A Stunning Shift in U.S. Public Opinion
Author: Greg Valliere
June 15, 2020
WE BEGIN THIS MORNING BY QUOTING veteran GOP polltaker Frank Luntz, who said last week that “in my 35 years of polling, I’ve never seen opinion shift this fast or deeply. We are a different country today than just 30 days ago. The consequences politically, economically, and socially are too great to fit into a tweet.”
THE ISSUE, OF COURSE, IS RACE: By roughly 2-to-1 margins, the public now thinks African-Americans have been mistreated by the police. The public overwhelmingly supports the largely peaceful protests in the past week. And Republicans sense a seismic shift: “We are still wrestling with America’s original sin,” Mitch McConnell said last week.
NASCAR GETS IT, THE NATIONAL FOOTBALL LEAGUE GETS IT, but Donald Trump seemingly does not get it. He talks about siccing “viscous dogs” on protesters, and he echoes a distant, failed president, Richard Nixon, who ran in 1968 as a “law and order” candidate.
AND — INCREDIBLY, IN LESS THAN A MONTH — Trump has become the clear underdog in this fall’s election. His ratings on handling the pandemic are barely mediocre; his ratings on handling racial issues are terrible.
REPUBLICANS WE TALK WITH acknowledge that Trump is tone-deaf on race; they have written off the House and fear that the White House may fall; their only hope is to carry the Senate by perhaps one seat, an increasingly difficult task.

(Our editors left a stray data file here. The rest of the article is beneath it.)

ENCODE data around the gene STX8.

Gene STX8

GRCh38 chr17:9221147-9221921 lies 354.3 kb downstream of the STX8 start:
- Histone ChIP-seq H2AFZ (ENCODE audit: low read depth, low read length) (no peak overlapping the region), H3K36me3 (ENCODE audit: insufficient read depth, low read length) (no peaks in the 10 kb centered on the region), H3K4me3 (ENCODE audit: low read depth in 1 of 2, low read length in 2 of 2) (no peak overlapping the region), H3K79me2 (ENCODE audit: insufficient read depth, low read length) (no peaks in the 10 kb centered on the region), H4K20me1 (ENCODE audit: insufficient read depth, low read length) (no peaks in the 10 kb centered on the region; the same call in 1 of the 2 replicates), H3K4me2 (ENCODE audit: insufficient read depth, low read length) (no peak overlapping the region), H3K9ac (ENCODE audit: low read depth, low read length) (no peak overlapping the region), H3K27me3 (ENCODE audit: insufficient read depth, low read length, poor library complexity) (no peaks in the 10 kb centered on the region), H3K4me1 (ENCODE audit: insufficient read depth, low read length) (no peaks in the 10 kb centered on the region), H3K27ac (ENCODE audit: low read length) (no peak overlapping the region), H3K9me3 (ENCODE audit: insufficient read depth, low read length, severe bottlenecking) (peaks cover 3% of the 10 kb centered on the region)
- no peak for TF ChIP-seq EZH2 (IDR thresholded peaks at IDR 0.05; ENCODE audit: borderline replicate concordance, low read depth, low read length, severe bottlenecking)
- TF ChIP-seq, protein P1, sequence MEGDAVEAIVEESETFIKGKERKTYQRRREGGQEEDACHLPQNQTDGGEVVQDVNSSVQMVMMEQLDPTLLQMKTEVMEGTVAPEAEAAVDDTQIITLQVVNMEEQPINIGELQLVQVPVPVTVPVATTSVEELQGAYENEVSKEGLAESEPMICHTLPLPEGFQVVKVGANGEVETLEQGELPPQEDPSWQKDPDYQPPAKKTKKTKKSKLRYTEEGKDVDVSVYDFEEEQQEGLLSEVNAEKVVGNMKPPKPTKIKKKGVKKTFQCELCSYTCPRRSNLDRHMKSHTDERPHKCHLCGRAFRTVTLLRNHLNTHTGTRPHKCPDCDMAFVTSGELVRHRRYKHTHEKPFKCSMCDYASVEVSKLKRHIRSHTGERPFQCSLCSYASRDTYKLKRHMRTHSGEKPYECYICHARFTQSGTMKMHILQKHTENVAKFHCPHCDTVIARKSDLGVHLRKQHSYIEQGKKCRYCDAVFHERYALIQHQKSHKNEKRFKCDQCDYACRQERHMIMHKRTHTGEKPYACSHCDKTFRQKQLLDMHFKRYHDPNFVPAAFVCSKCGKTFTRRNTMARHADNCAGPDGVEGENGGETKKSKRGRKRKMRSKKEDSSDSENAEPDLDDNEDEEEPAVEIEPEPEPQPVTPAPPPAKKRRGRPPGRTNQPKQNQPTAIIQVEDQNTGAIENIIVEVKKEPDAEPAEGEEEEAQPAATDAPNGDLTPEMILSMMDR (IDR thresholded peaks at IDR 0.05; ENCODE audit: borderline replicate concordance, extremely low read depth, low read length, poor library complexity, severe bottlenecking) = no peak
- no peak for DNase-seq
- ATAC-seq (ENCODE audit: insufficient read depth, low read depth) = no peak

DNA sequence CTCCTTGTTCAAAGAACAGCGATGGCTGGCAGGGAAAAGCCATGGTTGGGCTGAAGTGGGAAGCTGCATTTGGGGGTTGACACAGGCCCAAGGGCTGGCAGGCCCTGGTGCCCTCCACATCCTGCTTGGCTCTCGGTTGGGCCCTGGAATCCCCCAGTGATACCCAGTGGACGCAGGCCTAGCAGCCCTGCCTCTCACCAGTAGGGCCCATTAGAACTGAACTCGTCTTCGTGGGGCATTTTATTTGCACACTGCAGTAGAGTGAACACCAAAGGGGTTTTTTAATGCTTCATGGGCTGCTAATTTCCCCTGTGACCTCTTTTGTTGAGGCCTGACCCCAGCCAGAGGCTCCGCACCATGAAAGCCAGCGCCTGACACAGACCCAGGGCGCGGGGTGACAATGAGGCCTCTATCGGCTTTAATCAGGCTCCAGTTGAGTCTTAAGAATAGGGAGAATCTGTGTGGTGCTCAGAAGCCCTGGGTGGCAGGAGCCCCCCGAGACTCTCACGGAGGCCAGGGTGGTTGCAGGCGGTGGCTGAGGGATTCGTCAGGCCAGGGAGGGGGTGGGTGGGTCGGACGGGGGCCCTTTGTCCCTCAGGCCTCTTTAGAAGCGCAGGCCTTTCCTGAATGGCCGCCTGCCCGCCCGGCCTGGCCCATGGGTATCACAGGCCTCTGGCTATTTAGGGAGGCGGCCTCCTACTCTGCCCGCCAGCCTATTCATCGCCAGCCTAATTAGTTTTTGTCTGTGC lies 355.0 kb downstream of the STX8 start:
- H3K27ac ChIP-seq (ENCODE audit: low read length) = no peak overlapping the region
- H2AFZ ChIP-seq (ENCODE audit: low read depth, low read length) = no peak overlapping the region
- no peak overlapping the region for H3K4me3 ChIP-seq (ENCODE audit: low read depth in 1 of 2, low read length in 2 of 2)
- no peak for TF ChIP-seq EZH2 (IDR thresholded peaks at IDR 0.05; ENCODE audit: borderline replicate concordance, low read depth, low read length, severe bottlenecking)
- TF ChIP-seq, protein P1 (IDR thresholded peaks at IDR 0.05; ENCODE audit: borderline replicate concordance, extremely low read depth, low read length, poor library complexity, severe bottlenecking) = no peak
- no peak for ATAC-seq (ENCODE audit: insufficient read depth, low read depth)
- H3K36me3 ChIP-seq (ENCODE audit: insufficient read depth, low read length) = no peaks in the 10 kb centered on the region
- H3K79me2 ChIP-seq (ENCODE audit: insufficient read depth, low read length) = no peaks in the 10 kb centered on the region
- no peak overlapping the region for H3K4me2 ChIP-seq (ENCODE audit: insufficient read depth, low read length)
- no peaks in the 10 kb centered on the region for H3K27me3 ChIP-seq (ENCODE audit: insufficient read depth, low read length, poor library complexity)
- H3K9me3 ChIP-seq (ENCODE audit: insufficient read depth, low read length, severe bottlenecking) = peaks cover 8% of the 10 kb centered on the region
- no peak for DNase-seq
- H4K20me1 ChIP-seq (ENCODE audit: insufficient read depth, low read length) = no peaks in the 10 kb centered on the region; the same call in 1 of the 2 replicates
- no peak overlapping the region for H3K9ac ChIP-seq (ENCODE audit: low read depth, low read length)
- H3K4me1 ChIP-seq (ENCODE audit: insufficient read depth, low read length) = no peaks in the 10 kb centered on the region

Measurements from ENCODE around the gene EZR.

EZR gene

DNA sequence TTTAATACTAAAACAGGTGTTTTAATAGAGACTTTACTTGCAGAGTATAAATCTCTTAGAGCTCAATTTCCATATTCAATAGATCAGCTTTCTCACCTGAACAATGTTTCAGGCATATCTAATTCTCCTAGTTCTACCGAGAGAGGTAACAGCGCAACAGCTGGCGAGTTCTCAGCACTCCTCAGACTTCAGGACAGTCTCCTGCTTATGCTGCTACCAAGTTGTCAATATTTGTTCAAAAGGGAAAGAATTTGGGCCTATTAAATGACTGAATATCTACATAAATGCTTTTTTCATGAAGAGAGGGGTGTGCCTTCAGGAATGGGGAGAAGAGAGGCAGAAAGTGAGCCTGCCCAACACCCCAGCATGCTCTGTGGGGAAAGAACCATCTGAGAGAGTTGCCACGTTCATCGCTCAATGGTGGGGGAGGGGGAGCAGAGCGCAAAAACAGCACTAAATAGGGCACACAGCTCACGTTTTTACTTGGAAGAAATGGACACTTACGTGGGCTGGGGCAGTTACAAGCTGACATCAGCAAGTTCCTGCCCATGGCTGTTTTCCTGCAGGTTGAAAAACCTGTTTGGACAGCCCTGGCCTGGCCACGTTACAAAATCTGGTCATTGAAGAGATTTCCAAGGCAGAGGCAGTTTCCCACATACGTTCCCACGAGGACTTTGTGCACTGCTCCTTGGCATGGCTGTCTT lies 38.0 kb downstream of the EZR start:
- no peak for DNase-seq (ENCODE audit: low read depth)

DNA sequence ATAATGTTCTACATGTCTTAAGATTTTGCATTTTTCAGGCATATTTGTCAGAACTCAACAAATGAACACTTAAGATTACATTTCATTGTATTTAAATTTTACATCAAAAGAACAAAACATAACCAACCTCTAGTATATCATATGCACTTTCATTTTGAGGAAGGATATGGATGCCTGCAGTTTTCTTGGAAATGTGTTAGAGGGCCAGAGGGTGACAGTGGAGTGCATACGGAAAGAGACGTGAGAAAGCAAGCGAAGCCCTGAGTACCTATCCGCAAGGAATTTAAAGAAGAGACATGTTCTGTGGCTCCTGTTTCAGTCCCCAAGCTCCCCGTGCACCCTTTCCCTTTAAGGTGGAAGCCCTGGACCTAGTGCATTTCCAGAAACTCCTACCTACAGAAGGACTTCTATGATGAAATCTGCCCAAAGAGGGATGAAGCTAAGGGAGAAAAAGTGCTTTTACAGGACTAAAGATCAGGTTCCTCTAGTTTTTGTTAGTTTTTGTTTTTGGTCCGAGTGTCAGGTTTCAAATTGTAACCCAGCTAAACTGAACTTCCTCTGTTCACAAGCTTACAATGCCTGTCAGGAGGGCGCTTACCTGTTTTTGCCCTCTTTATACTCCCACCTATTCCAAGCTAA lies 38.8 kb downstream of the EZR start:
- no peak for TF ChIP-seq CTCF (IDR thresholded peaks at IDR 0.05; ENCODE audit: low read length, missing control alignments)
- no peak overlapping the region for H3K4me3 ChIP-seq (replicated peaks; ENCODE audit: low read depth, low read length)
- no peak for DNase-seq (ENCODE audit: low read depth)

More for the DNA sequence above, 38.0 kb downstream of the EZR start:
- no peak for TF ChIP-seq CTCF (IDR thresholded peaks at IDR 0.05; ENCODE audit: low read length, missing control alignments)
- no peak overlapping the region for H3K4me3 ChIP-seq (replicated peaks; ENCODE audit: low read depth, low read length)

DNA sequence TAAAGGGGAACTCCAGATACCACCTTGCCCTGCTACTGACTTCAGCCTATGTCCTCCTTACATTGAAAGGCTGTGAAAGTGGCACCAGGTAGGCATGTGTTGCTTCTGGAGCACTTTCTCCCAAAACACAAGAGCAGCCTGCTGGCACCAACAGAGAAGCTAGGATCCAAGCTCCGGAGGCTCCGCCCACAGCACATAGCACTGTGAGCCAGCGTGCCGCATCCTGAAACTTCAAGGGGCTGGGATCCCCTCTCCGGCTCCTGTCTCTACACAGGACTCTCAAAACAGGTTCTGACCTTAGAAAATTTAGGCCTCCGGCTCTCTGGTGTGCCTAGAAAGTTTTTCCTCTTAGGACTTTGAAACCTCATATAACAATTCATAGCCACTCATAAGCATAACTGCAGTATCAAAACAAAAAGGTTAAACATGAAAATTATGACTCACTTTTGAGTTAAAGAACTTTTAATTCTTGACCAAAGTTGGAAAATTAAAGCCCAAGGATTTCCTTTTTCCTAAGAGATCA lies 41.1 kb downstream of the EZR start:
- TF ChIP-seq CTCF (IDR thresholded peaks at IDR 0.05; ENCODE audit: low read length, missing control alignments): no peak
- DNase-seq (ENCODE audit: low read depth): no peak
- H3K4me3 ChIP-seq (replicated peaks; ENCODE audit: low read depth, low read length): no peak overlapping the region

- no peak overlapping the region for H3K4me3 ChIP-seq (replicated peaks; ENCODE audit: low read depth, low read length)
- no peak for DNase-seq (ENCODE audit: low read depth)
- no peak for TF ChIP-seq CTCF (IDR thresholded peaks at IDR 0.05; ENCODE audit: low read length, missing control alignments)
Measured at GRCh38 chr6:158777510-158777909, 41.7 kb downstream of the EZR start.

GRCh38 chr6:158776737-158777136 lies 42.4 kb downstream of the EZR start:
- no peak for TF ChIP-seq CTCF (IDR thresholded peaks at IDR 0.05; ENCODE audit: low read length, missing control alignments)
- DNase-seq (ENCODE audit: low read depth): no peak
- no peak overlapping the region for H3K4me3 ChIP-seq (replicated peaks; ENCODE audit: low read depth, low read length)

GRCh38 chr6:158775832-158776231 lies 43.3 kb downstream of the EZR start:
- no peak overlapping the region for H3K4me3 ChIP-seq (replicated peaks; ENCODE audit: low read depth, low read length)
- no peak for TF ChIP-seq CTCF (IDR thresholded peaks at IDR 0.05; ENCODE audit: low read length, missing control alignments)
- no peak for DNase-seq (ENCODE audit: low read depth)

TRUMP’S DEFAULT MECHANISM is to fire up his base in cities like Tulsa, where his planned rally this Saturday has generated alarm from health experts because there can’t possibly be social distancing. But rallies boost Trump’s spirits and fuel his belief that he’s ahead in the election.
THERE WON’T BE ANOTHER LOCKDOWN, but the refusal of many people to wear masks or socially distance is reckless; more infections are certain. Dr. Anthony Fauci has been sidelined — his warnings are ignored, not just by conservatives in Alabama but by young people who party in St. Mark’s Place in Manhattan.
THE GOOD NEWS IS THAT Congress will pass another massive spending bill, which will help economic growth. White House adviser Peter Navarro thinks the measure could cost $2 trillion; we think $1.5 trillion might be the upper limit.
CONGRESS WILL PASS A POLICE REFORM BILL and more stimulus, but that won’t dispel a growing sense in the country that both 2020 candidates are out of touch. Trump looked shockingly frail at West Point on Saturday, his 74th birthday — but we’re stuck with a 74-year-old running against a 77-year old as America staggers through its worst crisis in decades.
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